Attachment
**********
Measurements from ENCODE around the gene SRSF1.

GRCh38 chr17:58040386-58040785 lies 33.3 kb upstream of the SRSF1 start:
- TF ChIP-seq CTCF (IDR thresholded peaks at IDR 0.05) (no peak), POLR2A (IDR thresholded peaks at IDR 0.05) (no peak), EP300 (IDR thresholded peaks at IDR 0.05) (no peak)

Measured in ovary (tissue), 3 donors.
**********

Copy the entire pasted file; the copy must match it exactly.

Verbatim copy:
Measurements from ENCODE around the gene SRSF1.

GRCh38 chr17:58040386-58040785 lies 33.3 kb upstream of the SRSF1 start:
- TF ChIP-seq CTCF (IDR thresholded peaks at IDR 0.05) (no peak), POLR2A (IDR thresholded peaks at IDR 0.05) (no peak), EP300 (IDR thresholded peaks at IDR 0.05) (no peak)

Measured in ovary (tissue), 3 donors.